Positive Results with Positive ReinforcementMar 31, 2019 08:49PM ● By North Hills Monthly Magazine
By Veronica Rigatti, Animal Friends’ Canine Behavior Technician
Training a canine companion takes time and patience. Sometimes, our four-legged friends struggle to understand what we are asking of them. So, how do we cross this language barrier between pups and people? At Animal Friends, we use positive reinforcement training.
The main idea behind positive reinforcement is that praising your dog has much more effective, long-term results than punishing them. But what exactly does positive reinforcement involve?
Let’s get into the specifics …
If your dog does something good, you should reward their behavior with treats, toys or positive attention. Your dog will want to repeat that behavior again and again so they can continue to be rewarded! Over time, your dog will begin to consistently exhibit the good behaviors that you’re hoping for. Positive reinforcement training makes your dog happy while the good behaviors they are learning will make you happy–everybody wins! This type of training also builds trust between you and your animal companion, which will strengthen the bond you share for years to come.
Oftentimes, training a dog isn’t a simple task. You will likely experience bumps in the road, but that’s okay! Struggles and setbacks are all part of the learning process for you and your dog. The most important thing to remember is to be patient and give your dog time to understand what you are trying to teach them.
What should you do when your dog demonstrates an undesirable behavior? You can use positive reinforcement in these situations too! For instance, if your dog barks every time you have a visitor, try teaching them to grab their favorite toy when there’s a knock at the door. They will be distracted by their toy and they won’t be able to bark because their mouth is full!
It’s important to recognize that training a dog comes with ups and downs and it is easy to get frustrated. Remember, you want your dog to love and trust you–punishing them instead of using positive reinforcement only teaches them to be afraid of you. This type of training can also be very harmful to a dog’s development and can cause new issues like fear, anxiety and even aggression.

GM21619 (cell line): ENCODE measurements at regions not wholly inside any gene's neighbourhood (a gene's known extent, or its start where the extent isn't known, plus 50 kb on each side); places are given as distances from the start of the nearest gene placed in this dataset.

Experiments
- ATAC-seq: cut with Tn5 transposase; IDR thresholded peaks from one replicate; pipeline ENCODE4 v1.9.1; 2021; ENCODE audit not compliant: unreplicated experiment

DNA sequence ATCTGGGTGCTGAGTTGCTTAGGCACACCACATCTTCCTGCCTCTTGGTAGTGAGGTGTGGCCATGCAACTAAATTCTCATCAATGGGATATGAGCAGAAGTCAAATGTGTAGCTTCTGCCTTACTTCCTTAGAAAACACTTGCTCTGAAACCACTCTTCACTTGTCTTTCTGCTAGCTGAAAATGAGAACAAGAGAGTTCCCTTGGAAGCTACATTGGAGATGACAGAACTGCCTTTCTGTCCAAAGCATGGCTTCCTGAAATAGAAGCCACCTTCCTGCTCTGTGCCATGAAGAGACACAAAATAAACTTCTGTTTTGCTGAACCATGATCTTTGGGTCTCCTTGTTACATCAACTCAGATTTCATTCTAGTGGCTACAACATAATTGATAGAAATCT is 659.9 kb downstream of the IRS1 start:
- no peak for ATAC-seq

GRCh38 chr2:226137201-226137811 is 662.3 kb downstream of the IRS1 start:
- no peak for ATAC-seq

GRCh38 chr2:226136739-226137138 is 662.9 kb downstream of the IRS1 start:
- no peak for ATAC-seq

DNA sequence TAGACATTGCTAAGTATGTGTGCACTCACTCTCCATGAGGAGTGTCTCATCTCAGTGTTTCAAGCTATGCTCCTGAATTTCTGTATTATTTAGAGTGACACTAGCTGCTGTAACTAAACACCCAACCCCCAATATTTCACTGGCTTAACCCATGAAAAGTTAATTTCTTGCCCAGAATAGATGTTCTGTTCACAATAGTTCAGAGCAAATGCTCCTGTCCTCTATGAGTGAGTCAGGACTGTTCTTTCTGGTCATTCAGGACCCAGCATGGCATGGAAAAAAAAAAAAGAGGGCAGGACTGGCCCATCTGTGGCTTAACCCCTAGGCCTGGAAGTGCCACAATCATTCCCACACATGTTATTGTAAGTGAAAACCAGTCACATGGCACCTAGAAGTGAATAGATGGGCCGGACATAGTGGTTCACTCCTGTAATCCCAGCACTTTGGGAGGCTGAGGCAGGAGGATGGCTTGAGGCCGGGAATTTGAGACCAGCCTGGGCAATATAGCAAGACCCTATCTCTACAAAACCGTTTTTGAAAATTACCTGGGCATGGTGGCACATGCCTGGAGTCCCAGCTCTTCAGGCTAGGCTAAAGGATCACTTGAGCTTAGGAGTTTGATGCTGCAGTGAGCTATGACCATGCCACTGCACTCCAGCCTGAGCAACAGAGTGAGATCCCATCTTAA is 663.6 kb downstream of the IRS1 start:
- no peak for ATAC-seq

Using force to punish a dog–like hitting, using choke or shock collars or yelling at them–simply teaches them to be afraid to act a certain way. While this may stop the negative behavior, it does not reinforce a positive one. As a result, the dog is likely to develop something known as “learned helplessness” where they will shut down and refuse to do anything because of fear of punishment. The result is a dog who is fearful of their owner and a very weak bond between the two of them.
According to the American Veterinary Society of Animal Behavior (AVSAB), “The potential adverse effects [of using punishment] include but are not limited to: inhibition of learning, increased fear-related and aggressive behaviors and injury to animals and people interacting with animals. AVSAB recommends that training should focus on reinforcing desired behaviors, removing the reinforcer for inappropriate behaviors and addressing the emotional state and environmental conditions driving the undesirable behavior. This approach promotes a better understanding of the pet’s behavior and better awareness of how humans may have inadvertently contributed to the development of the undesirable behavior.”
Punishment can have a long-lasting impact on a dog and weakens the bond they share with their humans. There are so many reasons we recommend positive reinforcement at Animal Friends. It keeps pets and their people happy, it builds confidence–and it works!
Animal Friends offers a wide variety of training classes through Animal Friends University! To learn more and register, visit https://www.thinkingoutsidethecage.org/pet-resources/training-classes/.